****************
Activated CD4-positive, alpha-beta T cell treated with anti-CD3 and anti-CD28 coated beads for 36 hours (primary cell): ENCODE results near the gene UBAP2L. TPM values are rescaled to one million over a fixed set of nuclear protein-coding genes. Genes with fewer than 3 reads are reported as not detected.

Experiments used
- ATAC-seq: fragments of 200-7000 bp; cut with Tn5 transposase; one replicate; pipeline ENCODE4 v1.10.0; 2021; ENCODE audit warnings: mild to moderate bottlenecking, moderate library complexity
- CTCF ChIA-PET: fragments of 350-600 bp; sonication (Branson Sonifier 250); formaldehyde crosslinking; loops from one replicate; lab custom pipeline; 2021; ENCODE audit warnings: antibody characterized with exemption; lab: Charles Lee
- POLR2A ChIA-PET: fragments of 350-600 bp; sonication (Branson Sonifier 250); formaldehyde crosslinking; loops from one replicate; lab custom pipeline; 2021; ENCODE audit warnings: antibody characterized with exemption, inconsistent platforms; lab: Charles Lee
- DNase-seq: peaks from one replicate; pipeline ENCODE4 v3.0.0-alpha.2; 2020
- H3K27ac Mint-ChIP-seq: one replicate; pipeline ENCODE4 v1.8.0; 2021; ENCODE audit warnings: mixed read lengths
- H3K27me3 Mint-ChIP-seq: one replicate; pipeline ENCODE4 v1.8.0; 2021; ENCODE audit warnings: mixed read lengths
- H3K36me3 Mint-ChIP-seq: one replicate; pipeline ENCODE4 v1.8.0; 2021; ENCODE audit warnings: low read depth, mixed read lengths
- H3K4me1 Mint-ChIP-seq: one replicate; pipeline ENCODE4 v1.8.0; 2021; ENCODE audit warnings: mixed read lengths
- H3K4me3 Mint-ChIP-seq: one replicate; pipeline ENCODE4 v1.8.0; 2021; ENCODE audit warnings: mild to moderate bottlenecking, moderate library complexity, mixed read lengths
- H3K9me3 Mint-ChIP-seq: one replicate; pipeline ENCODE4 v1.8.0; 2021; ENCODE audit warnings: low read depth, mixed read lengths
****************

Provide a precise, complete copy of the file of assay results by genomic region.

Activated CD4-positive, alpha-beta T cell treated with anti-CD3 and anti-CD28 coated beads for 36 hours (primary cell): ENCODE results near the gene UBAP2L. TPM values are rescaled to one million over a fixed set of nuclear protein-coding genes. Genes with fewer than 3 reads are reported as not detected.

Experiments used
- ATAC-seq: fragments of 200-7000 bp; cut with Tn5 transposase; one replicate; pipeline ENCODE4 v1.10.0; 2021; ENCODE audit warnings: mild to moderate bottlenecking, moderate library complexity
- CTCF ChIA-PET: fragments of 350-600 bp; sonication (Branson Sonifier 250); formaldehyde crosslinking; loops from one replicate; lab custom pipeline; 2021; ENCODE audit warnings: antibody characterized with exemption; lab: Charles Lee
- POLR2A ChIA-PET: fragments of 350-600 bp; sonication (Branson Sonifier 250); formaldehyde crosslinking; loops from one replicate; lab custom pipeline; 2021; ENCODE audit warnings: antibody characterized with exemption, inconsistent platforms; lab: Charles Lee
- DNase-seq: peaks from one replicate; pipeline ENCODE4 v3.0.0-alpha.2; 2020
- H3K27ac Mint-ChIP-seq: one replicate; pipeline ENCODE4 v1.8.0; 2021; ENCODE audit warnings: mixed read lengths
- H3K27me3 Mint-ChIP-seq: one replicate; pipeline ENCODE4 v1.8.0; 2021; ENCODE audit warnings: mixed read lengths
- H3K36me3 Mint-ChIP-seq: one replicate; pipeline ENCODE4 v1.8.0; 2021; ENCODE audit warnings: low read depth, mixed read lengths
- H3K4me1 Mint-ChIP-seq: one replicate; pipeline ENCODE4 v1.8.0; 2021; ENCODE audit warnings: mixed read lengths
- H3K4me3 Mint-ChIP-seq: one replicate; pipeline ENCODE4 v1.8.0; 2021; ENCODE audit warnings: mild to moderate bottlenecking, moderate library complexity, mixed read lengths
- H3K9me3 Mint-ChIP-seq: one replicate; pipeline ENCODE4 v1.8.0; 2021; ENCODE audit warnings: low read depth, mixed read lengths